A Wife Loved Like The Church

Setting a Finish Goal – Tips for Beginning Runners

Posted on: August 14, 2012

My personal mantra is :: The hardest part of running is starting. It’s a phrase I think every time I run {especially at 0’dark thirty}. That’s why I stress the need for you to have a goal to push you. Honestly, your goal can be whatever you want it to be. It doesn’t need to be what your friends say, what I say, what a trainer says. Your goal needs to be personal, something that pushes you, makes you proud.

For ease sake, I’m going to talk about setting a goal to run a 5K {that’s 3.1 miles}. Why? Because that is the first real race distance and one I believe every able body can accomplish. Also, since I’m addressing beginning runners, I’m going to focus on finishing the race as a goal, rather than focus on time oriented goals. If you’re interested in setting PRs {personal records}, let me know and I can direct you to some really good information.


Racing for the finish ::


Let me preface – There is nothing wrong in just wanting to finish a race. You don’t need to set personal records, you don’t need to beat a clock. If your goal is to finish {without dying along the way} that is a perfectly acceptable goal {and one I have set several times myself}. With a “just finish” goal, you will also need to set a perimeter on that goal, i.e. to finish without walking, to finish with only X amount of breaks, etc. Once you have your perimeters set, start running.

There are lots of great training programs for 5Ks. The most popular is Cool Running’s Couch to 5K. The great thing about C25K is that they have you alternating walking and jogging. Why is that so important? First, it helps build stamina. Second, it sets a good pace. The last thing you want is to start your running career running hard and fast. You won’t last long because you’ll either injure yourself or get totally burned out. Even now, I can tell if I’ve started a run off too fast – and I almost always regret it {either through being overly tired, or having to stop short of my daily goal}.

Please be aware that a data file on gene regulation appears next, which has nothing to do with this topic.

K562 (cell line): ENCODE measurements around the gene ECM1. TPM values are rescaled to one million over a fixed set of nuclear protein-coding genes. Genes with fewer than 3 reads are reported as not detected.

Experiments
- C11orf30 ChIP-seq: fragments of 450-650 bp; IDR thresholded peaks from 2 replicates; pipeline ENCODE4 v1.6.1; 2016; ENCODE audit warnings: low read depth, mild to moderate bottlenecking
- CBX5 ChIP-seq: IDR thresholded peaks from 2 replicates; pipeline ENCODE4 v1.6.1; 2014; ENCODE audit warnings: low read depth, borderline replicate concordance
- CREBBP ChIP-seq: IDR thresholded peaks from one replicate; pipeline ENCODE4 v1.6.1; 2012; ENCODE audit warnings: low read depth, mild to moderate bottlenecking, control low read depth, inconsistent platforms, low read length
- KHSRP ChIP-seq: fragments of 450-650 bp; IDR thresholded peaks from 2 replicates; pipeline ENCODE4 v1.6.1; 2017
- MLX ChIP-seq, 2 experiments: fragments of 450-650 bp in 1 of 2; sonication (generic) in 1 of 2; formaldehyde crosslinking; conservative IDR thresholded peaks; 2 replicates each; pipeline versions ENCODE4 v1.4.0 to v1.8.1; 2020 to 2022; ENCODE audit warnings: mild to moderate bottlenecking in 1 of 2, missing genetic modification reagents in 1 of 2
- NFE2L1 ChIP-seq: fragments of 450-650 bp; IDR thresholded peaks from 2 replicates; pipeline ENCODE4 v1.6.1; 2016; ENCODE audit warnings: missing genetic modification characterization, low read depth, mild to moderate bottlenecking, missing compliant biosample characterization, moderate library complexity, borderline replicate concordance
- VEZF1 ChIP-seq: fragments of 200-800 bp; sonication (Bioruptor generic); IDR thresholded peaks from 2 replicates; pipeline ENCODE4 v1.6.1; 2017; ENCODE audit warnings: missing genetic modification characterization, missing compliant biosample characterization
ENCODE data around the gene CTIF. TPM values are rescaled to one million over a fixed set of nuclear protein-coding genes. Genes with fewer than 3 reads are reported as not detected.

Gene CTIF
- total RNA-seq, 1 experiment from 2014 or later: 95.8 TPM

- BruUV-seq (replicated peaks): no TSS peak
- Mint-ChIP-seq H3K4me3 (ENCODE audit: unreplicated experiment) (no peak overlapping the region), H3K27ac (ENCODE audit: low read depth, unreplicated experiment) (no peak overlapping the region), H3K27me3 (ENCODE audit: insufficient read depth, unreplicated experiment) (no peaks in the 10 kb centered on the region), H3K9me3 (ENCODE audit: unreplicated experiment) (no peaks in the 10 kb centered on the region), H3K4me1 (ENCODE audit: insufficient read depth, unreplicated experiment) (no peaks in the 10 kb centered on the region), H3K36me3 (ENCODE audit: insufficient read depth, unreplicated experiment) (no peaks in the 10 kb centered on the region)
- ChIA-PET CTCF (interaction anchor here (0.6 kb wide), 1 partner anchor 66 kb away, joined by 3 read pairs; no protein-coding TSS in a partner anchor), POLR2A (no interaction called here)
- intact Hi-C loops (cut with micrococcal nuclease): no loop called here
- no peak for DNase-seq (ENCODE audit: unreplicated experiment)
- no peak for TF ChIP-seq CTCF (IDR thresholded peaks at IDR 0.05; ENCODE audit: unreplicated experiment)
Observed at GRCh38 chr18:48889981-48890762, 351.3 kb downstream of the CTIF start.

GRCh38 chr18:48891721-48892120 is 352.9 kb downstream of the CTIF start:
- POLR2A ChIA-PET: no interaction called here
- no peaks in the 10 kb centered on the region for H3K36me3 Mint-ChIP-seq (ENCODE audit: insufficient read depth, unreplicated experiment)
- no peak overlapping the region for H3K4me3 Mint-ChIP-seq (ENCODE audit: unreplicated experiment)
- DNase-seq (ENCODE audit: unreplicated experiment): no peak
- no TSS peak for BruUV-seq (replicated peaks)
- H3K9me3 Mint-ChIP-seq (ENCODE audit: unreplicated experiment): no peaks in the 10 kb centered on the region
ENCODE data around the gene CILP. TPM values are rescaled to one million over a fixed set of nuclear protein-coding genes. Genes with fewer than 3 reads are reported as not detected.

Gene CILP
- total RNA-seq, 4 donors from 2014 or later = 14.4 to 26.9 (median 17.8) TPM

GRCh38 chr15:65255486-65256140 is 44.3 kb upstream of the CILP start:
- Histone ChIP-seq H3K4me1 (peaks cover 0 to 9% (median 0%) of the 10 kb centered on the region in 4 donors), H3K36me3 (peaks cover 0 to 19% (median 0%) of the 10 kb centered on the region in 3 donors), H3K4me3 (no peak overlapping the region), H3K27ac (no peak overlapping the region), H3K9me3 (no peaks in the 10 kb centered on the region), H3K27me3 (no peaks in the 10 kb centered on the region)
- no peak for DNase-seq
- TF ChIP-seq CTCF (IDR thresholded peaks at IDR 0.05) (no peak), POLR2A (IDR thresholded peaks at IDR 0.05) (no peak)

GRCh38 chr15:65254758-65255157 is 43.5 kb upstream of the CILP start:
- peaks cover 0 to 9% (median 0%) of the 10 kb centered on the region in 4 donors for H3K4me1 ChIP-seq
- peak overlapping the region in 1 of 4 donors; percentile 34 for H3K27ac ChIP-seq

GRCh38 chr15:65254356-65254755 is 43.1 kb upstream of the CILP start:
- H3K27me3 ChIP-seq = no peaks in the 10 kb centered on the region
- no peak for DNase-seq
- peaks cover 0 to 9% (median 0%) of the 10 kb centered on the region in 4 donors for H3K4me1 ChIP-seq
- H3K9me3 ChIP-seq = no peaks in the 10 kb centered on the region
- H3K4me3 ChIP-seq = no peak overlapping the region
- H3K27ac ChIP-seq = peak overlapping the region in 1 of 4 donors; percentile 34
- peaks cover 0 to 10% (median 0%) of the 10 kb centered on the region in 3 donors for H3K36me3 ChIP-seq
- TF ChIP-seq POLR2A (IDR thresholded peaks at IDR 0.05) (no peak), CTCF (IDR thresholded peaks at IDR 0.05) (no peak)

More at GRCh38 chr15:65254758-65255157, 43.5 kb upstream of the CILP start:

Another great program is Hal Higdon’s 5K. He has several to chose from, ranging from walking to performance running. I personally am using Hal’s training program for an upcoming half and for my marathon in February. But, my best advice is to find a program that helps ease you into the world of running, fits your schedule and helps challenge you.

Now, just because I said earlier that you shouldn’t start off fast, does not mean you shouldn’t push yourself. If you know you can run faster, run faster. If you know you can run farther, run farther. But be smart about it. Slowly increase your speed and mileage. A rule of thumb in running is that you should only increase your mileage {or run time} by 10% a week. This allows your body to adjust to its new workout and helps prevent injury {which is every runners nightmare}. A good personal example is that when I train for a longer race, I typically only add 1 additional mile a week. I’ve been known to add two, but only if I feel like my body can handle the adjustment.

Just remember – Slow and steady wins the race. Don’t come out, guns blazing, expecting to shoot down the track. Instead, pace yourself, listen to your body {if it tells you you can speed up or need to slow down} and focus on your goal – the finish line.

Next week, I’m going to be address the moms – how do I fit in running with kids, what my run schedule looks like, and why I think all moms should run.

*Disclaimer: All tactics/tips are my own personal opinions and not medically backed. Please seek medical advice before starting any running program.

3 Responses to "Setting a Finish Goal – Tips for Beginning Runners"

Great post and great points! Now that I think about it I used Hal’s plan loosely the last time I ran a half, about 3 year ago. But, for now I’m just starting and want to run 30 (SLOW) minutes at least 3 times/week. Thanks again for this series and the way it is encouraging me.

I like Hal’s because he works in weight training to some of his programs, which is right now is something I really want to keep concentrating on during training.

When I added weight type training (core classes) to my running program it was SO helpful and made a huge difference. Probably something you’re seeing now.

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